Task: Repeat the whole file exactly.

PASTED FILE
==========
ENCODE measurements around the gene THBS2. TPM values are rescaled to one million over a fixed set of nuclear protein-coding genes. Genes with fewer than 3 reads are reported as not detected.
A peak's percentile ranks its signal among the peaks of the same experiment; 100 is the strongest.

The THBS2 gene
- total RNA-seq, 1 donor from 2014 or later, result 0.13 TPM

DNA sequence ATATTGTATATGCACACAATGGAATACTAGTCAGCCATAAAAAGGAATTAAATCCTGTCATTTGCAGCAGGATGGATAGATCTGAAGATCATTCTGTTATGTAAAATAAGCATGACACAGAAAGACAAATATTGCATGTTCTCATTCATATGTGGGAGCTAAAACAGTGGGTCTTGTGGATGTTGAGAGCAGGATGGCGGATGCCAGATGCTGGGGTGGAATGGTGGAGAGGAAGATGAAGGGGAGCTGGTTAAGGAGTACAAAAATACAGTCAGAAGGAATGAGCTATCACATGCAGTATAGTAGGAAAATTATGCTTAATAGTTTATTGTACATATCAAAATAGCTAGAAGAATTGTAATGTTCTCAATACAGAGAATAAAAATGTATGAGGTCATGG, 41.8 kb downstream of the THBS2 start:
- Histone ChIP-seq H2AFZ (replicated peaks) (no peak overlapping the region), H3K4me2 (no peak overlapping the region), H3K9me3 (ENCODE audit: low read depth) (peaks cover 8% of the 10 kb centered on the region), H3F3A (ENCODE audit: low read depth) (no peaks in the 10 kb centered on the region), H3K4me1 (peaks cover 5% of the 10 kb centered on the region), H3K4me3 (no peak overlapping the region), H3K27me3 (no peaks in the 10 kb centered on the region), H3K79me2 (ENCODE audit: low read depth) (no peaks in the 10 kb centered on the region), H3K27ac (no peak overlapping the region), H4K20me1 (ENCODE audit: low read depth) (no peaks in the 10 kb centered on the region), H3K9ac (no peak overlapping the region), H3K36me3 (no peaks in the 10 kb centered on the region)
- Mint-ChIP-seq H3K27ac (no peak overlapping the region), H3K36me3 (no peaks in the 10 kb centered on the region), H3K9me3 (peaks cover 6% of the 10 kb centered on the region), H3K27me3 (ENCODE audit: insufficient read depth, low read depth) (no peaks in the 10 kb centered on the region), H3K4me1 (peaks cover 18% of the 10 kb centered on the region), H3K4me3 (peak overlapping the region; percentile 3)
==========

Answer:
ENCODE measurements around the gene THBS2. TPM values are rescaled to one million over a fixed set of nuclear protein-coding genes. Genes with fewer than 3 reads are reported as not detected.
A peak's percentile ranks its signal among the peaks of the same experiment; 100 is the strongest.

The THBS2 gene
- total RNA-seq, 1 donor from 2014 or later, result 0.13 TPM

DNA sequence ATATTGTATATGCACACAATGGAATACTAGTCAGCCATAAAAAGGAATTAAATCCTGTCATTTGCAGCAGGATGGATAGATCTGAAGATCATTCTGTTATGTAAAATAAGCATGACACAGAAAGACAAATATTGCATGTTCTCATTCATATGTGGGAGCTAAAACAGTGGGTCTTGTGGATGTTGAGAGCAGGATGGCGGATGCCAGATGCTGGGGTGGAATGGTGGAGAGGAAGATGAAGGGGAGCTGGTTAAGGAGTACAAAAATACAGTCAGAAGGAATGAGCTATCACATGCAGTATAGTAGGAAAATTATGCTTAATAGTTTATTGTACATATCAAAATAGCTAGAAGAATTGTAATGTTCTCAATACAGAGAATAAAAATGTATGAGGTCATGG, 41.8 kb downstream of the THBS2 start:
- Histone ChIP-seq H2AFZ (replicated peaks) (no peak overlapping the region), H3K4me2 (no peak overlapping the region), H3K9me3 (ENCODE audit: low read depth) (peaks cover 8% of the 10 kb centered on the region), H3F3A (ENCODE audit: low read depth) (no peaks in the 10 kb centered on the region), H3K4me1 (peaks cover 5% of the 10 kb centered on the region), H3K4me3 (no peak overlapping the region), H3K27me3 (no peaks in the 10 kb centered on the region), H3K79me2 (ENCODE audit: low read depth) (no peaks in the 10 kb centered on the region), H3K27ac (no peak overlapping the region), H4K20me1 (ENCODE audit: low read depth) (no peaks in the 10 kb centered on the region), H3K9ac (no peak overlapping the region), H3K36me3 (no peaks in the 10 kb centered on the region)
- Mint-ChIP-seq H3K27ac (no peak overlapping the region), H3K36me3 (no peaks in the 10 kb centered on the region), H3K9me3 (peaks cover 6% of the 10 kb centered on the region), H3K27me3 (ENCODE audit: insufficient read depth, low read depth) (no peaks in the 10 kb centered on the region), H3K4me1 (peaks cover 18% of the 10 kb centered on the region), H3K4me3 (peak overlapping the region; percentile 3)